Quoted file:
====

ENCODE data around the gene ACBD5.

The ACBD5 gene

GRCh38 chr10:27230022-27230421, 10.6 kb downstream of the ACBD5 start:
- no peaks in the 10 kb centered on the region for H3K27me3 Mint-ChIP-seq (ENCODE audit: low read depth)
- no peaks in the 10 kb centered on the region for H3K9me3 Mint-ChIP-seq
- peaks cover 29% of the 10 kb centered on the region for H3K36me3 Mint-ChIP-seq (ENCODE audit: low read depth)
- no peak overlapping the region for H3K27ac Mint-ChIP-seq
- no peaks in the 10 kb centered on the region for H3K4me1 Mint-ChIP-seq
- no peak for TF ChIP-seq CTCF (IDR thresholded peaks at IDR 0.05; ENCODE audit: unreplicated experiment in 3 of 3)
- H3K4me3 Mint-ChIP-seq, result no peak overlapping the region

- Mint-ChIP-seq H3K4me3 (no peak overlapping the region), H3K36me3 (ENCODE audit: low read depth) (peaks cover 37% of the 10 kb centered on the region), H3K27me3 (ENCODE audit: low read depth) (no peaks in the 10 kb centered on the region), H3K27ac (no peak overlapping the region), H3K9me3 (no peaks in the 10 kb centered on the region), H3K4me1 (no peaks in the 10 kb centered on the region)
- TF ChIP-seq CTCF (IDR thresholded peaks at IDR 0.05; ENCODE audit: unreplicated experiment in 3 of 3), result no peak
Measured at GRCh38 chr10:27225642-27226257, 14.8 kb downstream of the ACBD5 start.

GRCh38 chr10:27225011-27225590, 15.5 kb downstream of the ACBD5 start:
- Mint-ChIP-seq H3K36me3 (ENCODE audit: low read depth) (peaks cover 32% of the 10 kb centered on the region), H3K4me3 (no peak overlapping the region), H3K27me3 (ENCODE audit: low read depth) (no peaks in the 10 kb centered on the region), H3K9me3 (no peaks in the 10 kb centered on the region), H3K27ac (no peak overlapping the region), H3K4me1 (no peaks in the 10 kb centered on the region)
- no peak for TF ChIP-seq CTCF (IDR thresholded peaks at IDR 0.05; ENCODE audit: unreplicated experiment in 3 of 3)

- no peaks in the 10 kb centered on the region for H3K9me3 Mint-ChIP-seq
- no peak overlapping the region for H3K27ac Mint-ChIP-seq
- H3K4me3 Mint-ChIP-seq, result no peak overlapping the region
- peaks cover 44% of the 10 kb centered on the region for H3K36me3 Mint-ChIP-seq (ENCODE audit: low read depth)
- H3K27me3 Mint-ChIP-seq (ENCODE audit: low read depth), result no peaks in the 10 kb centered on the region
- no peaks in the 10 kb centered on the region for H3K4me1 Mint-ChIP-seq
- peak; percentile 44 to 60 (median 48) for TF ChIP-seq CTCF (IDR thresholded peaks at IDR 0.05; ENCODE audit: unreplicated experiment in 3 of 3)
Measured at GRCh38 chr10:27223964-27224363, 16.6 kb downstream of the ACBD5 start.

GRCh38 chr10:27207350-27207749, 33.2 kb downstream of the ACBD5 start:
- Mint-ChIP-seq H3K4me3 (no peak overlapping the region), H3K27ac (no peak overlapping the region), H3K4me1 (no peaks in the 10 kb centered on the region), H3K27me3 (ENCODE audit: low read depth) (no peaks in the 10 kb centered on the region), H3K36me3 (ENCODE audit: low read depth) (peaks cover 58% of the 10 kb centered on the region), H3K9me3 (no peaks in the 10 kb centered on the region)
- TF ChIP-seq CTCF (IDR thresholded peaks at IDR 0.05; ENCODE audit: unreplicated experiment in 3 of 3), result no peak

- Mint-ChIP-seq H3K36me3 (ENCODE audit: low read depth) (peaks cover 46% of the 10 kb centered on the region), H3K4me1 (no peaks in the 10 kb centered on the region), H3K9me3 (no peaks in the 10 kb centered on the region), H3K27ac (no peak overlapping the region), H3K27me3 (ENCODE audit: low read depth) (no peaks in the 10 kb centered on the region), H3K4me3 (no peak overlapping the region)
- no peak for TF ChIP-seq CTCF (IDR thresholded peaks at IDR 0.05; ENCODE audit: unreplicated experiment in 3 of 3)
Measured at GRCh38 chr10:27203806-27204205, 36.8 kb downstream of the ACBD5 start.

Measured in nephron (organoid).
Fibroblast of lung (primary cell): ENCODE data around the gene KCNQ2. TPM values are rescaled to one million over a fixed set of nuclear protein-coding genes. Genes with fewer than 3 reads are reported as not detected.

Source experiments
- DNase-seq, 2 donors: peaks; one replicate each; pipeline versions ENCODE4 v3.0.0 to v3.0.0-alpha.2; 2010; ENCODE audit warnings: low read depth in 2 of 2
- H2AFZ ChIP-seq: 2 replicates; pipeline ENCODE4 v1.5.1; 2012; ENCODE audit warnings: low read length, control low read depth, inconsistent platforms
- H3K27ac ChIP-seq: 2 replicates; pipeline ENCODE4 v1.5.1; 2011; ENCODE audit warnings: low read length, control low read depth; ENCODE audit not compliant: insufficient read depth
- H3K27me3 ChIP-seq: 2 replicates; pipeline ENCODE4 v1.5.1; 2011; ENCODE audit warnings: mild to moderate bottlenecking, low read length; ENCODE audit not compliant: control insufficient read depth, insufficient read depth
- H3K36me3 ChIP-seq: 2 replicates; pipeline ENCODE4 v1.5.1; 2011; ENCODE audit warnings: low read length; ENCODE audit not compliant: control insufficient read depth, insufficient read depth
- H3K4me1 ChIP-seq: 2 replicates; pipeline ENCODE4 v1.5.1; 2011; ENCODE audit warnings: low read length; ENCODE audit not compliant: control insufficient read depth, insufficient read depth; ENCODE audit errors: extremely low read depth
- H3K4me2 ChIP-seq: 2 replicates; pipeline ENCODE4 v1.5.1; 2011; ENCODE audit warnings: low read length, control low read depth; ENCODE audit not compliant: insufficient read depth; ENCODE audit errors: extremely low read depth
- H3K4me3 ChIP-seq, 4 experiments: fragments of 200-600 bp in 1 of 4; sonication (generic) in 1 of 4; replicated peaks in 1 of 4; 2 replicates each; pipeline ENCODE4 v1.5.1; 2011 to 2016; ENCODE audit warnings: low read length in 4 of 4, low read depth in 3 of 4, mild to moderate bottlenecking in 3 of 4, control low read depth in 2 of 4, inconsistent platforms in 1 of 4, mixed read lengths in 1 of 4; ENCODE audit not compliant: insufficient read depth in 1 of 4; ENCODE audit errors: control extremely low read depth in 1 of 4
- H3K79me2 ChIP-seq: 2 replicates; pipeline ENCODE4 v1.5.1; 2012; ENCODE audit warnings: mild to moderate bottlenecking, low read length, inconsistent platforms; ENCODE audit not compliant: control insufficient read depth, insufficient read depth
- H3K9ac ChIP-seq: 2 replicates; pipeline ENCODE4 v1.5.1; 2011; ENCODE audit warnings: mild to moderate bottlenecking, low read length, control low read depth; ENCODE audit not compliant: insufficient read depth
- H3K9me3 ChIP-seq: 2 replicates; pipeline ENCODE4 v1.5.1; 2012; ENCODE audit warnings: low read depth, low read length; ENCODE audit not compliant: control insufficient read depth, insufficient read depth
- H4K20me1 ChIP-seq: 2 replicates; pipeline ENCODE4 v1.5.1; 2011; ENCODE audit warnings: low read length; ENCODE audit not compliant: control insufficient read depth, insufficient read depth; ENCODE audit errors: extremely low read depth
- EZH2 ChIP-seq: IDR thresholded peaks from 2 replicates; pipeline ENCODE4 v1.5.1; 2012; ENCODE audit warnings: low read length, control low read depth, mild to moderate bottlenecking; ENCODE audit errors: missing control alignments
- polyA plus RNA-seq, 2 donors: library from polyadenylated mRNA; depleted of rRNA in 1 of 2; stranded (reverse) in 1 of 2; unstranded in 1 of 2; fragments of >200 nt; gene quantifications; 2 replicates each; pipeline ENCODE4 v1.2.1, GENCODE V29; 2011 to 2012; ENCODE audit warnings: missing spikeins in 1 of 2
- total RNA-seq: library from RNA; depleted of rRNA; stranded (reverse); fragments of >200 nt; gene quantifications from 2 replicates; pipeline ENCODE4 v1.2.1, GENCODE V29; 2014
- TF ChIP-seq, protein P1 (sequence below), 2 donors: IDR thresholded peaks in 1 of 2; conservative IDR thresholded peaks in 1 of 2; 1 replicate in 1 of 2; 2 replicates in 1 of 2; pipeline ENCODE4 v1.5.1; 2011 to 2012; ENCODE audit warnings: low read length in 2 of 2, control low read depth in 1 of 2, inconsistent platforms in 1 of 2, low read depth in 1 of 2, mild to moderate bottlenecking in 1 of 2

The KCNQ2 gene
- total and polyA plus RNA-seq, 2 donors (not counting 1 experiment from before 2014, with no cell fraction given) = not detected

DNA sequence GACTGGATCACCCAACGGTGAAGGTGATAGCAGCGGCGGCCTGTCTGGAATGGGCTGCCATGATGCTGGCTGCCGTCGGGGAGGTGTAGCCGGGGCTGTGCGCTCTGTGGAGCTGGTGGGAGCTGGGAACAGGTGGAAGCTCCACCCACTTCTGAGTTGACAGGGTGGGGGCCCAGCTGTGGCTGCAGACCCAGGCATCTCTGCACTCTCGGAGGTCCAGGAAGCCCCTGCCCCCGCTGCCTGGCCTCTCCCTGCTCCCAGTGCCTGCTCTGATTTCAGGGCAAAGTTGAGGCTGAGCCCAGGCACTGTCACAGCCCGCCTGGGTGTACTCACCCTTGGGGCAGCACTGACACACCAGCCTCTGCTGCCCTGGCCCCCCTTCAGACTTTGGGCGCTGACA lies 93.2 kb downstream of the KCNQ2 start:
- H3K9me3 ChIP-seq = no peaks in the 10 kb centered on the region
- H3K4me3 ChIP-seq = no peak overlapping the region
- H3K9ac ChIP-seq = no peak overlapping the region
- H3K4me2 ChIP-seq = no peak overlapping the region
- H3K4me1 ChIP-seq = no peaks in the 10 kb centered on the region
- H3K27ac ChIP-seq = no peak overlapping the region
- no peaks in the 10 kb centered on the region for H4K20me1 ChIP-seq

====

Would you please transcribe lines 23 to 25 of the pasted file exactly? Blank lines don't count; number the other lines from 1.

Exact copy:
- peak; percentile 44 to 60 (median 48) for TF ChIP-seq CTCF (IDR thresholded peaks at IDR 0.05; ENCODE audit: unreplicated experiment in 3 of 3)
Measured at GRCh38 chr10:27223964-27224363, 16.6 kb downstream of the ACBD5 start.

GRCh38 chr10:27207350-27207749, 33.2 kb downstream of the ACBD5 start: